Lincoln County and the name appears in later generations of William Dunn's
family, I suspect that Simon was either a son or a brother; there is also
reference (see below) to a Simon Jr.

I have found no certain clues to the origins of these Dunns, though a Simon
Dunn descendant in a query to the Journal of the Genealogical Society of Old
Tryon County once stated that Simon came from Pennsylvania without citing a
source. The family were presumably Irish or Scotch-Irish from the name, and
(see below) there is evidence that at one time William, Joseph and Samuel
were Quakers (as they were expelled from the meeting). If so they may have
originated as Irish Quakers. A route via Pennsylvania to the Carolina
Piedmont would certainly be credible. I believe some descendant lines
(including my own if I am related) have generally been Methodists.

>From later Revolutionary pensions, we know that William's sons included
Joseph, Andrew, Samuel and Alexander. A Simon Dunn is also found on
Troublesome Creek, and the name Simon or Simeon frequently appears in the
family thereafter. William Dunn and "Simon Dunn, Jr." of then-Orange County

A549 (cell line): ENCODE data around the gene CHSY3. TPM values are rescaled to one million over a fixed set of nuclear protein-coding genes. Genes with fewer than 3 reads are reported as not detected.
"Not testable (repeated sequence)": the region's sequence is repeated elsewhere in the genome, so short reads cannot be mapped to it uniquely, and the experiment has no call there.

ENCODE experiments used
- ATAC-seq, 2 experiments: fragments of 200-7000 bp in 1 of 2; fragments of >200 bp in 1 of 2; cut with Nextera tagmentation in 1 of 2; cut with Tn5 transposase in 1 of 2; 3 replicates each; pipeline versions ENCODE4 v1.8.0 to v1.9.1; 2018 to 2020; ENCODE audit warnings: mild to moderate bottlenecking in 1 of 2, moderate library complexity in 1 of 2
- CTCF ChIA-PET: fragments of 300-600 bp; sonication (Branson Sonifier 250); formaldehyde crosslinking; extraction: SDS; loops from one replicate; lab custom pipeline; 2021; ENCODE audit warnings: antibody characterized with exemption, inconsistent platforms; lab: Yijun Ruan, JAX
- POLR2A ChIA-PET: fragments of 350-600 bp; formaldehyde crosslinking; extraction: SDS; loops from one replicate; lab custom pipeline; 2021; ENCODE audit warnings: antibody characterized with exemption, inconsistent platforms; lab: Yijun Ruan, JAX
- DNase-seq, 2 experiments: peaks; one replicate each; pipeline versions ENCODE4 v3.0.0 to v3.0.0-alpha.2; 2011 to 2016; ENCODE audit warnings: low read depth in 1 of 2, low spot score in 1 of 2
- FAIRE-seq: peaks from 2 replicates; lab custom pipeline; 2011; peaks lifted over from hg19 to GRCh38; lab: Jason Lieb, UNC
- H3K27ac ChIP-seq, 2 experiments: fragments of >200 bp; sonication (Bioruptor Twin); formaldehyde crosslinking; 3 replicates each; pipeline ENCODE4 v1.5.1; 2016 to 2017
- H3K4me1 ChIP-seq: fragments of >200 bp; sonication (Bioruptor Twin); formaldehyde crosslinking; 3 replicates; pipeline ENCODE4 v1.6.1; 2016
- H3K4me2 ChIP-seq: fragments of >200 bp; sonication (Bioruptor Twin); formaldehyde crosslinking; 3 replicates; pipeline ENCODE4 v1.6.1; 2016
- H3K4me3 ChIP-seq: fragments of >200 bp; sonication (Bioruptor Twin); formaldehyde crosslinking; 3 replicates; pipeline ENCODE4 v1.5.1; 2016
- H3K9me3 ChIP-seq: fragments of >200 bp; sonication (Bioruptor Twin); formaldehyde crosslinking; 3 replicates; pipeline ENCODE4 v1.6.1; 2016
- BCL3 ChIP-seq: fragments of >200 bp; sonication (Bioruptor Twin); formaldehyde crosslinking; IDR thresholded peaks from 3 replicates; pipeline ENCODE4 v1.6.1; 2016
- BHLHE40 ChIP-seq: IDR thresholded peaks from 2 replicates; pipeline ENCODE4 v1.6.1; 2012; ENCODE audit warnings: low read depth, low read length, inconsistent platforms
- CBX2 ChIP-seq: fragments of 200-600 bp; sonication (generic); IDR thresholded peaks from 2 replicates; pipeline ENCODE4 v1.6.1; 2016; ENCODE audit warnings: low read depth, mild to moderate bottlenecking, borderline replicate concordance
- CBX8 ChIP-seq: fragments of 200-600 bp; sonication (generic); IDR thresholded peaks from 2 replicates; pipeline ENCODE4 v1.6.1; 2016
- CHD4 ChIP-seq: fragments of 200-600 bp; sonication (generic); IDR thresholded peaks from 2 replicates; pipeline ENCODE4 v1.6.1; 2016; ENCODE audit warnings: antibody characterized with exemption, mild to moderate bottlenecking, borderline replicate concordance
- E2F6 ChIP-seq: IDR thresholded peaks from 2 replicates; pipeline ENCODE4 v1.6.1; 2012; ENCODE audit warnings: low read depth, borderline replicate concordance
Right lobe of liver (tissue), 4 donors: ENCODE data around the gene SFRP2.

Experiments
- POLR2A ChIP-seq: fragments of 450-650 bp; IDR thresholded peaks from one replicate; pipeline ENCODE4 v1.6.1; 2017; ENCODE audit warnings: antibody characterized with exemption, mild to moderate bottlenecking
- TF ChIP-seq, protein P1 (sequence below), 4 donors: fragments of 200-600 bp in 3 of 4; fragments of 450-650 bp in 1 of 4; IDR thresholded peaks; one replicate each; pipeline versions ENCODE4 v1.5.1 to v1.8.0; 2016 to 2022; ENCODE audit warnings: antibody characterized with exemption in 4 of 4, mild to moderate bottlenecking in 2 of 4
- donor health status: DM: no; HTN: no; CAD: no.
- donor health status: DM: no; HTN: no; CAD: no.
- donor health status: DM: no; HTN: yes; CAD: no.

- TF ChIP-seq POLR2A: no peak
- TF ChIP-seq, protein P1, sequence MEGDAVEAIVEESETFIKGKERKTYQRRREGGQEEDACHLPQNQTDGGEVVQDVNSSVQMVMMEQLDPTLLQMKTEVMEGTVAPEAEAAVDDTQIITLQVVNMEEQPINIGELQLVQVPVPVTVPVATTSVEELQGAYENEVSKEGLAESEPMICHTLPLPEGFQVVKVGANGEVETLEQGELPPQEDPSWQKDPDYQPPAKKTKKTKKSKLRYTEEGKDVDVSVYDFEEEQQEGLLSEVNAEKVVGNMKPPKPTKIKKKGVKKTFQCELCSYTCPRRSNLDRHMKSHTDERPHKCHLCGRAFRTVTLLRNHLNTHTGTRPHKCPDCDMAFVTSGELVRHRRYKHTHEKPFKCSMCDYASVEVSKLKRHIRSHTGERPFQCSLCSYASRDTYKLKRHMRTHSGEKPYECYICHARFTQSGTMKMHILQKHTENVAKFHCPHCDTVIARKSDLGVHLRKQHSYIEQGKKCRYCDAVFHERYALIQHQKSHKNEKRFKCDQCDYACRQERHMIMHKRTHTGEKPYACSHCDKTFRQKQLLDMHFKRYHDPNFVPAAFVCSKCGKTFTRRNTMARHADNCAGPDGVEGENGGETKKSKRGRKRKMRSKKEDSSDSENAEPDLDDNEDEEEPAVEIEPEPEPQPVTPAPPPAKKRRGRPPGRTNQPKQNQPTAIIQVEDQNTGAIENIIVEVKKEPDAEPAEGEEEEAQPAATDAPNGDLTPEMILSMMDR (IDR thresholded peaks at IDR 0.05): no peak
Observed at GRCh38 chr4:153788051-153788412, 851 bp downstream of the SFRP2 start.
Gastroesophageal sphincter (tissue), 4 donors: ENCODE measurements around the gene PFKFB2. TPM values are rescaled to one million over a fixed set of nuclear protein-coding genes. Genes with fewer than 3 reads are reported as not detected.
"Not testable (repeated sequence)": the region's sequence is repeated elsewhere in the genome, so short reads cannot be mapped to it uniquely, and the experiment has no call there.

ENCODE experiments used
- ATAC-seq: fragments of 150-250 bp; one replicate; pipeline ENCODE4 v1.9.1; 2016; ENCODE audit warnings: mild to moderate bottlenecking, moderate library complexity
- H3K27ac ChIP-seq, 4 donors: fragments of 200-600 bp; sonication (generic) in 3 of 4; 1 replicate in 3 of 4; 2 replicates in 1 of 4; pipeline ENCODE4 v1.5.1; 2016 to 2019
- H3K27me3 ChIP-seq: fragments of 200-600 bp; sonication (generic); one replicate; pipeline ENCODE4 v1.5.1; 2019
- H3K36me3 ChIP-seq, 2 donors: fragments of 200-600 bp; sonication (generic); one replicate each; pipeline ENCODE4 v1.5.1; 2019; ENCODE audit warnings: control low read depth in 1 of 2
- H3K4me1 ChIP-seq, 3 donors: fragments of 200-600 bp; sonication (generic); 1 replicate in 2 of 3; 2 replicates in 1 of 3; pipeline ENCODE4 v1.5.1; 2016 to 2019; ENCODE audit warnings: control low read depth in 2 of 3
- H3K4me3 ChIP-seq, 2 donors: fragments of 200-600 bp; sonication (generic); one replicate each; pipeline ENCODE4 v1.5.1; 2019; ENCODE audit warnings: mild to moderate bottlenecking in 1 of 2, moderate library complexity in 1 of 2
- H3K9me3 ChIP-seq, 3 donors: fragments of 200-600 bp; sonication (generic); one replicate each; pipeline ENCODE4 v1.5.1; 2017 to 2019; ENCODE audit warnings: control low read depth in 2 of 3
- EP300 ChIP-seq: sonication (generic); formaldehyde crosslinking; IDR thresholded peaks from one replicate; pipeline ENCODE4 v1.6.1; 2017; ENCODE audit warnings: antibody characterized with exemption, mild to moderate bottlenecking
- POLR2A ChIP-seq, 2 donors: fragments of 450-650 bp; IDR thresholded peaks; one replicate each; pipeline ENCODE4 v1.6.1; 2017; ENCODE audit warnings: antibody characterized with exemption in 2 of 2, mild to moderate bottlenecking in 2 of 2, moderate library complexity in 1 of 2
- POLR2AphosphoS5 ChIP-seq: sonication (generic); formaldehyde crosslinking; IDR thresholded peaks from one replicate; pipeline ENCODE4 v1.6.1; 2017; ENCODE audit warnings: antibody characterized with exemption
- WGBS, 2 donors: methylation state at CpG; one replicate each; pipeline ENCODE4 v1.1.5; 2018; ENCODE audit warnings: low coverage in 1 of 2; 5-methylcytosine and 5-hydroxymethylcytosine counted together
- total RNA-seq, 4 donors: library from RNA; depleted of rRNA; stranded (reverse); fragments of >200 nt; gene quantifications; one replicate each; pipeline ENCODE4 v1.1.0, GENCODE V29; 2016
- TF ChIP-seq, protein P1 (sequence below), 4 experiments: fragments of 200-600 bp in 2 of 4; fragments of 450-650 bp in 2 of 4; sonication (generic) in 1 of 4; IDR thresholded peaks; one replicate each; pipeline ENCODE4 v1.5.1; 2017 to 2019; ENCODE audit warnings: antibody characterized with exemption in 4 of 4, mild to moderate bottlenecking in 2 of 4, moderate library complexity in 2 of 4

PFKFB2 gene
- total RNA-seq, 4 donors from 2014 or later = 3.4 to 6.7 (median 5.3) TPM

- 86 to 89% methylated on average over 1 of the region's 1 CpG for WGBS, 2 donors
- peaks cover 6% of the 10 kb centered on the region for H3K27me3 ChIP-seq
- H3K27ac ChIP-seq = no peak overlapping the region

were involved in the "War of the Regulation" as Regulators; a 1771
prosecution of "The King vs. William Dunn" was among the prosecutions in the
wake of the Hillsboro Riot, and in May of that year, when Lord Tryon issued a
pardon for most of the Regulators, one of those excepted was Simon Dunn, Jr.

The family may also have been Quakers. Cane Creek Meeting House (now in
Alamance County but originally the Quaker meeting for much of then-Guilford
County) expelled William Dunn and his son Joseph in 1777, and Samuel Dunn in
1784, all for marriage "out of union", or marrying non-Quakers. The
juxtaposition of the names William, Joseph, and Samuel seems likely to be
more than a coincidence.

On 19 May 1772 William Dunn bought 300 acres on Hunting Creek of the Second
Broad River in then Tryon County. Several other land transactions exist,
including a claim for 100 acres in then-Tryon County on the waters of Upper
Camp Creek on Feb. 12, 1779. Later landholdings all seem to have been in the
Hunting Creek/Camp Creek area and the earlier ones may have been as well.
(Camp Creek was a tributary of the Second Broad River; it is now in
Rutherford County and was in Lincoln County before that, and Tryon
originally).

On 17 Feb 1778 Joseph Dunn took out a marriage bond with Jane LONG in Tryon